Spain's socialists said on Saturday they were confident of reaching a government agreement with the far-left Podemos party that will pave the way for acting prime minister Pedro Sanchez to be sworn in by parliament this week.
PSOE's Sanchez, who won the most seats but fell short of a majority at the April election, hopes to be sworn in as prime minister, but even with Podemos's support he will still need some extra votes from other parties.
After days of increasing confrontation and stalled power-sharing talks, negotiations between the two parties reached a turning-point on Friday. The leader of Podemos, Pablo Iglesias, said he was willing to give up having a post in a coalition government, accepting a key condition of Sanchez.
"Now I am convinced that there will be an agreement. The party is (too)," PSOE deputy secretary general Adriana Lastra told reporters. "That's what we are going to be working on in the next hours, days ... with the goal that this countrywill have a fully functioning government."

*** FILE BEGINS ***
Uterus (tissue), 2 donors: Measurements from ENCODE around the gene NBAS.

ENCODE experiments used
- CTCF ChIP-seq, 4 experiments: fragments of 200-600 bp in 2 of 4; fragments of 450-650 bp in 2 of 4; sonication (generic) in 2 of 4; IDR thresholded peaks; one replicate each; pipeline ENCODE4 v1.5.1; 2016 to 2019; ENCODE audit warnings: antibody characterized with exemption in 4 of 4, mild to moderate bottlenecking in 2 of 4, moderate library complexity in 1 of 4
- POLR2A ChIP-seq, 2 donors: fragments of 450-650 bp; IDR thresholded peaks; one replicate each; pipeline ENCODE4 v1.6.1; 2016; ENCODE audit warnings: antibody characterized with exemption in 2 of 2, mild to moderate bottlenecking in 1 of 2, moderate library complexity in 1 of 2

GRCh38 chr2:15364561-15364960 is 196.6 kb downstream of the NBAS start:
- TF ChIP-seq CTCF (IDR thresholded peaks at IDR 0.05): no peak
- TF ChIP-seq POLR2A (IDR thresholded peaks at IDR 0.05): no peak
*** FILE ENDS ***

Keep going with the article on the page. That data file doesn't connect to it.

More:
An alliance between PSOE and Podemos would bring Sanchez almost within touching distance of the parliamentary majority he needs. The parliamentary debate starts on Monday ahead of the first confirmation vote, scheduled for around 6pm Spanish time on Tuesday.
Sanchez needs to win an absolute majority of at least 176 votes. If that fails, within two days he must seek a simple majority - where more members of Congress back him than oppose him or abstain - in order to be able to form the next government.
If he loses that vote, a two-month countdown will begin until a new election is held.
Podemos want some key ministerial portfolios in any coalition government, but Sanchez has offered only lower-ranking posts, although he has opened the door to accept Podemos members in a coalition government.